We will also be presenting two North African films from Tunisia. The first of these is Brotherhood, directed by Tunisian-American writer/director Meryam Joobeur. Joobeur is a graduate of Mel Hoppenheim School of Cinema in Montréal. She is currently developing three feature films, including the feature version of Brotherhood.
Brotherhood is a film about a hardened shepherd named Mohamed living in rural Tunisia with his wife and two sons. He is deeply shaken when his oldest son, Malik, returns home after a long journey with a mysterious new wife. Tension between father and son rises over three days until reaching a breaking point that changes everyone forever.
The other short film is entitled Nefta Football Club and is directed by Yves Piat. This is Piat’s second short film and his first collaboration with Les Valseurs. It won the Audience Award (National Competition) at the Clermont-Ferrand ISFF in 2019.
Nefta Football Club takes place in a Tunisian village, children are playing football on a wasteland. Meanwhile, Abdallah and Mohammed come across a donkey with headphones on his ears and bags full of a white powder on his back. The two young brothers decide to bring those bags back to their village.
From Algeria we will showing three North African films. The first is a feature narrative, Divine Wind directed by Merzak Allouache. Allouache is a graduate of the IDHEC film school, Paris. His first feature Omar Gatlato screened in the Cannes Directors’ Fortnight sidebar in 1976 and is credited with changing the course of Algerian cinema. In a career that has spanned over 4 decades his many acclaimed films include Un Amour A Paris (1987), Bab-El-Oued City (1994), Chouchou (2003), Harragas (2009), Madame Courage (2015), and Investigating Paradise (2017) to name a few.
Divine Wind will be screening on October 16th at The Roxie Theater.
We will also be showing a short film, Wasteland, directed by award-winning Algerian photographer and filmmaker Latifa Said. Wasteland is Said’s second short film. It was presented at Vila do Conde and has since been selected for more than 50 festivals around the world, winning 12 prizes, including Best Film and Best Director.
Wasteland takes place in the suburbs of a big city. Omar, an immigrant worker from the Maghreb, feels uncomfortable with women. Ambivalent in all things, he’s either fascinated by women, or they make him afraid. When he meets Rita, a sex worker, he tries to surpass his insecurities to discover his own sexuality.
Finally, from Algeria and Western Sahara we will be showing a short film entitled Laatash, directed by Elena Molina. Molina makes creative documentary films and is the coordinator of the Creative Documentary Workshop for Women at the Bonnemaison Cultural Center in Barcelona.
Laatash is about Saharawi women who face he “laatash” or “thirst” of the hamada, the curse of the desert, every day. They’ve built their refuge in a land where no one could survive before, in the western part of the Sahara desert. For more than forty years they’ve been holding out and taking care of their people in the desert as the result of the Moroccan occupation of their homeland in Western Sahara. They ensure every drop of water is distributed according to the needs of each family … and they wait. But there’s an even more terrible thirst in their throats, for which they find no relief.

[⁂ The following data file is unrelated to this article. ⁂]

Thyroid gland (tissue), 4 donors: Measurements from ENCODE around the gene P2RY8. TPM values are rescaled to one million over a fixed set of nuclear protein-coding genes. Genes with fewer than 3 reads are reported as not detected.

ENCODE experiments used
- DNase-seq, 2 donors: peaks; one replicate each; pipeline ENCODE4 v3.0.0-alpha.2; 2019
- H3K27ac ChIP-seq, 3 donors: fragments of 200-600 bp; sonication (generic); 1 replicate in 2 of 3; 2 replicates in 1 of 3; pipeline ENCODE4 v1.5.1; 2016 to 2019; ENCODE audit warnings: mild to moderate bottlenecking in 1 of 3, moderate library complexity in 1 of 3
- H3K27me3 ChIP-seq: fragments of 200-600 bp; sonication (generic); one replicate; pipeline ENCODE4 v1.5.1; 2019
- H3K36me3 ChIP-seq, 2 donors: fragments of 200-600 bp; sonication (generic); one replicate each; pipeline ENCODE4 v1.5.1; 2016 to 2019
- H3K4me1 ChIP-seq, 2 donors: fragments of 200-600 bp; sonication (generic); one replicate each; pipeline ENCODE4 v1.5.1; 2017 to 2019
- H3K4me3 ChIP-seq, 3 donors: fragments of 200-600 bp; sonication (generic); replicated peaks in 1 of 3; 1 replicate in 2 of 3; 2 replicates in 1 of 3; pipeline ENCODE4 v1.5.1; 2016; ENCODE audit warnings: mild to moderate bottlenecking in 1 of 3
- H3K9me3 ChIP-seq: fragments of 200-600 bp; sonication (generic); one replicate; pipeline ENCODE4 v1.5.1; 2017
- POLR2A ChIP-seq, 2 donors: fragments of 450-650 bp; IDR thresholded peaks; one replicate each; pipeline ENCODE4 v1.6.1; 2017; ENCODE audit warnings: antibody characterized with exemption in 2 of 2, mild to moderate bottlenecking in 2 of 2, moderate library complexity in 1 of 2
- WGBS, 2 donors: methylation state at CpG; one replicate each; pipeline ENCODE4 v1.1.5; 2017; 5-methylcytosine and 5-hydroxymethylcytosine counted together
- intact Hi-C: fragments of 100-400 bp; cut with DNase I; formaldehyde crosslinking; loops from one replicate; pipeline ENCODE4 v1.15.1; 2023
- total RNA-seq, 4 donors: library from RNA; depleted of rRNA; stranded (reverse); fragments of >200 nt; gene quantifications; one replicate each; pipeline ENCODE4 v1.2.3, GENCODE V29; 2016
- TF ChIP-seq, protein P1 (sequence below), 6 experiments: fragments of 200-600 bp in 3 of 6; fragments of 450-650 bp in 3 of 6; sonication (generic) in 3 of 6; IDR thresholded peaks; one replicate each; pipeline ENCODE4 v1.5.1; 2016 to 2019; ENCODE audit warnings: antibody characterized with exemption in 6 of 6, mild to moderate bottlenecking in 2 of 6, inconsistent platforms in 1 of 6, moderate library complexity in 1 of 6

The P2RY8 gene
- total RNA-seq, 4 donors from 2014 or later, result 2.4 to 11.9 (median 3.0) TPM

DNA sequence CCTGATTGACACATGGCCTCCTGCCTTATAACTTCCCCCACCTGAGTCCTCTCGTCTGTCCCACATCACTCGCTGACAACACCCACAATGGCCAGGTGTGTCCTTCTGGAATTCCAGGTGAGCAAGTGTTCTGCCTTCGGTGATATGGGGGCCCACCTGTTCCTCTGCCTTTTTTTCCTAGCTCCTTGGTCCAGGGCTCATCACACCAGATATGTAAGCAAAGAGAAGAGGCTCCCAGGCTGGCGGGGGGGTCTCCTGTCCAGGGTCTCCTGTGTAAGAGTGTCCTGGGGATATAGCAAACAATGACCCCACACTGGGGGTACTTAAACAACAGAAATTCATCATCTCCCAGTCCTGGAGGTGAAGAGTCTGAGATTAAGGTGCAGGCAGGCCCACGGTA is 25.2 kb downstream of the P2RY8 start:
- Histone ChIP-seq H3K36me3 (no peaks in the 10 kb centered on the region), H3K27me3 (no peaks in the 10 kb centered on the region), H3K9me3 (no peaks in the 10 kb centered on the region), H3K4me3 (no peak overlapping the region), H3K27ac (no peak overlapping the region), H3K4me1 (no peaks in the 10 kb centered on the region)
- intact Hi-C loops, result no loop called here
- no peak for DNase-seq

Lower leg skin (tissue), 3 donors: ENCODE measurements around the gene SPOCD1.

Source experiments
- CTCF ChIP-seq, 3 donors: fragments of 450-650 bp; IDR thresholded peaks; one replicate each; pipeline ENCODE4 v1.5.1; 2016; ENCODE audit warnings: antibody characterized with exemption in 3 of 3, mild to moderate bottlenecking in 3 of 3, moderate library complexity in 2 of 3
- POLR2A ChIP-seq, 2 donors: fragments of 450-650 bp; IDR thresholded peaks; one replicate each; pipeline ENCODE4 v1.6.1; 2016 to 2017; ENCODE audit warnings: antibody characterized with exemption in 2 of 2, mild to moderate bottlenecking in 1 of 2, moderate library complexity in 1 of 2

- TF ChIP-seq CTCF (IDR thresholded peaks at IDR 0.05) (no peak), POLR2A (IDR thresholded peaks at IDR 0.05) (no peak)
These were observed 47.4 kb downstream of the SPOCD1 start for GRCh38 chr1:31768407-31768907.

From Morocco we will be showing three North African films. The first a feature narrative entitled Sofia and directed by Meryem Benm’Barek-Aloïsi. She studied directing at the INSAS film school in Brussels and is the recipient of the 2017 Gan Foundation prize and a grant from the Doha Film Institute in 2017. Sofia is her first feature film. It won the Best Screenplay Award at Cannes, Un Certain Regard section in 2018.
A succinct script and superb acting prop Sofia as a sharp drama exploring the lengths people endure to survive. Set in Morocco where premarital sex is punishable by law, the film follows our young protagonist in the aftermath of her surprise pregnancy. With the help of her family, Sofia attempts to evade imprisonment and seek justice – all while battling a classist and misogynistic society.
Sofia will be screening on October 13th at The Roxie Theater.
There will be two shorts from Morocco as well. Ayam is directed by Sofia El Khyari, a self-taught animator driven by a visceral desire for creation and a fascination for movement and color.
Ayam is about Three generations of Moroccan women exchange feelings and anecdotes while preparing the ceremony of Eid Al Adha, or the “Festival of the Sacrifice” in this animated engagement with memory, tradition, and sisterhood as an ode to the transmission and beauty of Arabic calligraphy
Chergui is a short film directed by Chahine Fellahi, a Moroccan visual artist and filmmaker based in London. Her practice incorporates film, photography, and mixed media techniques, combining analog and digital tools that speculates on the ontology of sense, addressing the notion of corporeality and contemplating the geography of the body, its landscapes and frontiers.